WHO ARE THOSE WOMEN?

They are beautiful. Or at least this is what people say. And they can be quite frightening. They’re neither humans nor ghosts. They are the spirit women. And they wander the villages of Samoa. Yes, it’s time to take another journey into the world of Pasifika myths. So, shall we begin?

The women in question are known as Teine Sa. It is believed that every village in the Samoan Archipelago has its own lady, who guards and protects the area. Most of them are known only by local inhabitants, but you may have heard about Telesa – the Teine Sa from the village of Lepea, Saumaeafe from Saleimoa or Sinaleavele – the spirit of Alaoa and Tanugamanono.

They are all described as being stunningly attractive, with long hair and red hibiscuses tucked behind their ears, and… eager to seduce young men. Word on the street is, they can charm anyone they want. Such extraordinary beauty can be alluring. But guys, watch out! Falling in love with the Teine Sa may lead to your… death. Especially, if you pay attention to other girls.

The spirit women of Samoa are extremely jealous. They detest good-looking females. The ones that flaunt their physical appearance run a risk of… getting seriously harmed. So all you ladies, beware! Don’t brush your hair at night, don’t wear it down, don’t misbehave. Otherwise the Teine Sa will come after you.

Yes, it is obvious that those strong-willed women don’t like it when young people don’t respect the community, when they behave in an inappropriate way or fail to conform to social norms. It’s quite simple: try one of these, and you will be punished. Or: follow the rules, be demure and modest, set a good example, and you will never have any troubles. The choice is yours. But remember, it may not be just a myth…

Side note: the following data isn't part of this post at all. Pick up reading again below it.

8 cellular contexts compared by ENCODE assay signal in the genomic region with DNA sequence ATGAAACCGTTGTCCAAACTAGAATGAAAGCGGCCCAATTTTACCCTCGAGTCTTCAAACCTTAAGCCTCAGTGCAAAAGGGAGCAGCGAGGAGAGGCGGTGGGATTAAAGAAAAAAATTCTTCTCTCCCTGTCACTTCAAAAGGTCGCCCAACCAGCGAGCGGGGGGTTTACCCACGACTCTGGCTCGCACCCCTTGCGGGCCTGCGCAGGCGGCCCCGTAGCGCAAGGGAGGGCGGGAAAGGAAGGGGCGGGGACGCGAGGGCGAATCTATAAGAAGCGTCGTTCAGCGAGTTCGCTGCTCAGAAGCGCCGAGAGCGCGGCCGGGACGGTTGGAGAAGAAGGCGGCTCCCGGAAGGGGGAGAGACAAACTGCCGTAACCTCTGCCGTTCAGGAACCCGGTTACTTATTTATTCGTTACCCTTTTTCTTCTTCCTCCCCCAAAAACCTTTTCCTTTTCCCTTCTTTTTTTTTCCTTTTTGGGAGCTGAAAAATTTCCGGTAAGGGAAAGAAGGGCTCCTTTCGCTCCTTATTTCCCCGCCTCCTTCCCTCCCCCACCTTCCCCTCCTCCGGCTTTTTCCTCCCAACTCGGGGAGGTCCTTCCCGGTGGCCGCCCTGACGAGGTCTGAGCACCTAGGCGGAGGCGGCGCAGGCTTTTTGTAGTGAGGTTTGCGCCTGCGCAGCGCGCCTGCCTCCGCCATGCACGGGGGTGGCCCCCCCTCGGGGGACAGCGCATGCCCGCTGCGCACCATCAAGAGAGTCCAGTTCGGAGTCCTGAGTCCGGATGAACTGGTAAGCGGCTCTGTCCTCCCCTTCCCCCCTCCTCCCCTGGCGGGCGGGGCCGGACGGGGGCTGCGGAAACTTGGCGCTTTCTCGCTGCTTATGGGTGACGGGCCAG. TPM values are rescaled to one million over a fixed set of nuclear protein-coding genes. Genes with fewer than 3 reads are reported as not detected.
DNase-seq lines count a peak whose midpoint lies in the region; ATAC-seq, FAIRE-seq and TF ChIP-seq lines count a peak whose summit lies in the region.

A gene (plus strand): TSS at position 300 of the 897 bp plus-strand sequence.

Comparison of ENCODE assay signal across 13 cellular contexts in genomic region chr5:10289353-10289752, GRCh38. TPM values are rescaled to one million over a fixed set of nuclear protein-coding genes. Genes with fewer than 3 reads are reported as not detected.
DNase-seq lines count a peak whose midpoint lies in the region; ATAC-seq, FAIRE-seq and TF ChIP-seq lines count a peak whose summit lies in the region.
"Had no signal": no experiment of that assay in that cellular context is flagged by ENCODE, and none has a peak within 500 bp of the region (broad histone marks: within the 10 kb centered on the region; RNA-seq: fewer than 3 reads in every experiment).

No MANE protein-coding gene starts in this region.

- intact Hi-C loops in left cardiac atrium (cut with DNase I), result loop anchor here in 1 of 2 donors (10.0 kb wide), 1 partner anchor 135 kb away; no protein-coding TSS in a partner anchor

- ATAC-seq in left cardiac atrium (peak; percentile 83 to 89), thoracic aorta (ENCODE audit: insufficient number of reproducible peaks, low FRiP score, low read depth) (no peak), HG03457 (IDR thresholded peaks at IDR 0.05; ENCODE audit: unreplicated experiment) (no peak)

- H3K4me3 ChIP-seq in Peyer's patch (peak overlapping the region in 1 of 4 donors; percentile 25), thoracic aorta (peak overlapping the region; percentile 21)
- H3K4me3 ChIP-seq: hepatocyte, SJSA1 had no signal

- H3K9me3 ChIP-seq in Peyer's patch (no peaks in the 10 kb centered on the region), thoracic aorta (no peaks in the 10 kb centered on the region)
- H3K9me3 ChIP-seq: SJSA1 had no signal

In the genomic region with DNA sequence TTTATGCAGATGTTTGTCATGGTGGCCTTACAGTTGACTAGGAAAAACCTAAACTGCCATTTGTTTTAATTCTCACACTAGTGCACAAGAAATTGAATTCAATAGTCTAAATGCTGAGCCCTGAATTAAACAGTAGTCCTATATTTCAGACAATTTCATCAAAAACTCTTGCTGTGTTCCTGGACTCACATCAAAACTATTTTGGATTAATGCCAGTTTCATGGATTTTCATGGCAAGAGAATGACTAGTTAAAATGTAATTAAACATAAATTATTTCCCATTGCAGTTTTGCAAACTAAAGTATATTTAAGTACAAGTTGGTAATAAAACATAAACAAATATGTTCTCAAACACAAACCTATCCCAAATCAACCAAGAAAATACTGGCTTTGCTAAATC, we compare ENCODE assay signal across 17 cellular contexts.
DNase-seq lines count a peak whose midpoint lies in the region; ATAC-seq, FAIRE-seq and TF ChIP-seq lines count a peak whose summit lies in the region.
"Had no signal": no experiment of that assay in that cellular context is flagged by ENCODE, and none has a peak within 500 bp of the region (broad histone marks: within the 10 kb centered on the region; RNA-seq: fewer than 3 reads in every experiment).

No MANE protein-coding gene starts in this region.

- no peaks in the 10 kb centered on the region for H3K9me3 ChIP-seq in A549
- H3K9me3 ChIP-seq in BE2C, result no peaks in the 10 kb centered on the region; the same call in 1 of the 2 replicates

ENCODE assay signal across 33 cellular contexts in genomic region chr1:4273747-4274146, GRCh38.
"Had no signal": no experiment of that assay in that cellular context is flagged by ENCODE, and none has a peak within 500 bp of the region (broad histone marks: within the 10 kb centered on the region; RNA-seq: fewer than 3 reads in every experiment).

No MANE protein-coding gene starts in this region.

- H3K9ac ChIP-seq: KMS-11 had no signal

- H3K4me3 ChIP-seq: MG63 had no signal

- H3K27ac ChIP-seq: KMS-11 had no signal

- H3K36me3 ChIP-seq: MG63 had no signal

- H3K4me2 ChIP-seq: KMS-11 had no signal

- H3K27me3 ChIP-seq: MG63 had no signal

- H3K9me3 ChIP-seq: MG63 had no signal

Now, you may assume that the Teine Sa spirits are embodiments of evil. Well, such statement would definitely be an exaggeration. Those beautiful women, who apparently can hurt human beings so easily, are the protectors of not only Samoan land, but also indigenous traditions and beliefs.

In Pasifika, nature was always considered sacred. Forests, rivers, lagoons and even single plants were often declared tapu, just so people would respect them. The islands and the ocean were the sources of life: the homes of the ancestors, the ‘givers’ of food, the shelter and hope for future generations. Every single person was inseparably linked with Mother Earth.